The success of the career of a racing rider can be measured by the titles, the won races and the participation in different categories of a World Championship. Barry Sheene was characterised by his charisma and way of life, which together with a great track record, elevated him as a legend.
The present idea of a super-specialized world makes us feel nostalgia towards those legends who for years were on the racetrack leaving much more than good results.
Barry Sheene was born in Holborn, London, on September 11th 1950, but many people considered him Australian because he lived there for almost half of his life until death, in 2003.
Nowadays, the huge media coverage can make any public figure a celebrity in a short period of time. In the 1970s and 1980s instead, to make a name for yourself required to inspire big doses of affecction and a strong connection with your fans. The lesson here is that even it is easier to get to the top, it is also way more brief. People forget quickly as there is a large amount of information they receive every day. That’s why the legend of Barry Sheene is so important, he is remembered as well as other figures such as James Hunt, Emerson Fittipaldi or Ayrton Senna, whom he shared the decade with.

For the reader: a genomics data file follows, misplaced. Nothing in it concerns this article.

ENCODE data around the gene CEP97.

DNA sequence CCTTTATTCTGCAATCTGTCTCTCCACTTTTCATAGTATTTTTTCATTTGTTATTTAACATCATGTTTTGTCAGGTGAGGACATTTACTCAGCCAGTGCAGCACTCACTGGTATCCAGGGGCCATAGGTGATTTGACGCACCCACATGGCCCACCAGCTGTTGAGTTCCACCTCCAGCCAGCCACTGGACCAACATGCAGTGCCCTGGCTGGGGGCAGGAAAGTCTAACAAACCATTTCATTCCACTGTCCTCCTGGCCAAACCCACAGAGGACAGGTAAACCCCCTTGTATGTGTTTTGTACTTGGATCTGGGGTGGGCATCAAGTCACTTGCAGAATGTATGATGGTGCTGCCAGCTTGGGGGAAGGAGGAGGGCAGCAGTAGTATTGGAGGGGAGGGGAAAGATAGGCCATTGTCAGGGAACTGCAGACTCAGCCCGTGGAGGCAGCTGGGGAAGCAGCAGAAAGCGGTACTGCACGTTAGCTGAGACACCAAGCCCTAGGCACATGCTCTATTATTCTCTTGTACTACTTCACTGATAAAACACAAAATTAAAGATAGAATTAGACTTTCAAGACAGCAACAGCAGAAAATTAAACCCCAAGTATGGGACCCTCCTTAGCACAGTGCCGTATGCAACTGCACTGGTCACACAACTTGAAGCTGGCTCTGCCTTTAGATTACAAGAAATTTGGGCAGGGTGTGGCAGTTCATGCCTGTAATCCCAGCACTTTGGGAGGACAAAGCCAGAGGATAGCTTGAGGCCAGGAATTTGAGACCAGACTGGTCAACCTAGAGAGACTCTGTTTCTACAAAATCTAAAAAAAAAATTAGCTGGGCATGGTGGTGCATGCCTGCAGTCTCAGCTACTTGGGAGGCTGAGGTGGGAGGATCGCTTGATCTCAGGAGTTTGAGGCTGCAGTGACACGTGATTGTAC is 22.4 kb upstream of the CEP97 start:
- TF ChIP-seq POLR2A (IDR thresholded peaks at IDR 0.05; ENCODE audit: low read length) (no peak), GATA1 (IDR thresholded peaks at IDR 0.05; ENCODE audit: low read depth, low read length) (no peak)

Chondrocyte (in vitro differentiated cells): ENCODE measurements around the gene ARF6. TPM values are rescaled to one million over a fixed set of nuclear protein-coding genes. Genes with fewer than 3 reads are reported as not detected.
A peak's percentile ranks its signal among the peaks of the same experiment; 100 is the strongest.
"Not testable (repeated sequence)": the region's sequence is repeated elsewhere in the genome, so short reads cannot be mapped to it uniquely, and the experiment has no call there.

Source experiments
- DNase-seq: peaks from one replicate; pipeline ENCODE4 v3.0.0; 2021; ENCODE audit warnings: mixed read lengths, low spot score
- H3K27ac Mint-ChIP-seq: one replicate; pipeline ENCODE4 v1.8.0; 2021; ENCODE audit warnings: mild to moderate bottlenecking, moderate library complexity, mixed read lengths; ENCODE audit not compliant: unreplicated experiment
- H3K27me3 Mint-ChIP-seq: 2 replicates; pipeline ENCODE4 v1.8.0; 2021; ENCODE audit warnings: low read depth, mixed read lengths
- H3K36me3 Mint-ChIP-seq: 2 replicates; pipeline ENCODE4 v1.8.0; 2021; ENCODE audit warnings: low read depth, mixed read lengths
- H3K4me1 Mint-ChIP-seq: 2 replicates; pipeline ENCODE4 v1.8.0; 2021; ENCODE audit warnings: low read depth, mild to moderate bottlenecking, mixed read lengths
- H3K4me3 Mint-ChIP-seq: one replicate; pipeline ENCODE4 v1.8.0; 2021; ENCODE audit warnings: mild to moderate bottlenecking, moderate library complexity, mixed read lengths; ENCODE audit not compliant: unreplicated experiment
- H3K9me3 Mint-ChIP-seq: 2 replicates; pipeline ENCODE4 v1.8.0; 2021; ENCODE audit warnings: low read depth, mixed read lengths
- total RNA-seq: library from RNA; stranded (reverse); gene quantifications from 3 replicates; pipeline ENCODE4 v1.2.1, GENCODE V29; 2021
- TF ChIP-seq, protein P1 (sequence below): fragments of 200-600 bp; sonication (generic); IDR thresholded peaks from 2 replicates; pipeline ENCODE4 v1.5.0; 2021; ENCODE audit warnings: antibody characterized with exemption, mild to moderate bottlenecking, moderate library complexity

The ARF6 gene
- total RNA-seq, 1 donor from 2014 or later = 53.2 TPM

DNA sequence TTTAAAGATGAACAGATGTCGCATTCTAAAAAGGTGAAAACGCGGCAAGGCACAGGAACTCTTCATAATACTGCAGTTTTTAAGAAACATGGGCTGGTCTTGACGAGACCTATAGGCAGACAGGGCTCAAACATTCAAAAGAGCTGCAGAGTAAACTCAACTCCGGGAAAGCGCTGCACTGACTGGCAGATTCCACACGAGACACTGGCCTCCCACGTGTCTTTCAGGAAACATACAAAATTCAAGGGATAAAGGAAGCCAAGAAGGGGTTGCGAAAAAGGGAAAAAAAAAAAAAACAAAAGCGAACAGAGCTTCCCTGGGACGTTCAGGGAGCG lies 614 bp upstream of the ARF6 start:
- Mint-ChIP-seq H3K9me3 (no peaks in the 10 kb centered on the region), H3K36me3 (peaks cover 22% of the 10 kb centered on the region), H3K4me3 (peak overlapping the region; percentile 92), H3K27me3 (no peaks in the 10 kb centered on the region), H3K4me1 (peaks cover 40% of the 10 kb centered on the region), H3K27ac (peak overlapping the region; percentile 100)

Sheene competed in 50cc, 125cc, 250cc and 350cc categories. He won the World Championship in the 500cc category twice in 1976 and 1977. He was always identified with Suzuki, but he also raced with Derbi and Yamaha.
Barry Sheene was the first rider to have a fan club. He was one of the first riders to decorate his helmet with drawings, in this case with the famous Donald Duck, which became associated to him as quickly as the number 7 on his motorbike fairing. Sheene was also the first one to introduce the well known V-finger gesture as a sign of victory, now adopted as a greeting among bikers.
The charisma of his character was there in every aspect of his life. He was a great rider who got along with everyone around him and, of course, a brave and fast rider who left us great duels with his eternal rival Kenny Roberts, who replaced him in Suzuki.
This is a part of the history that we will hardly live or see again on the racetrack, where compete and win mattered but the most important was the attitude in front of life.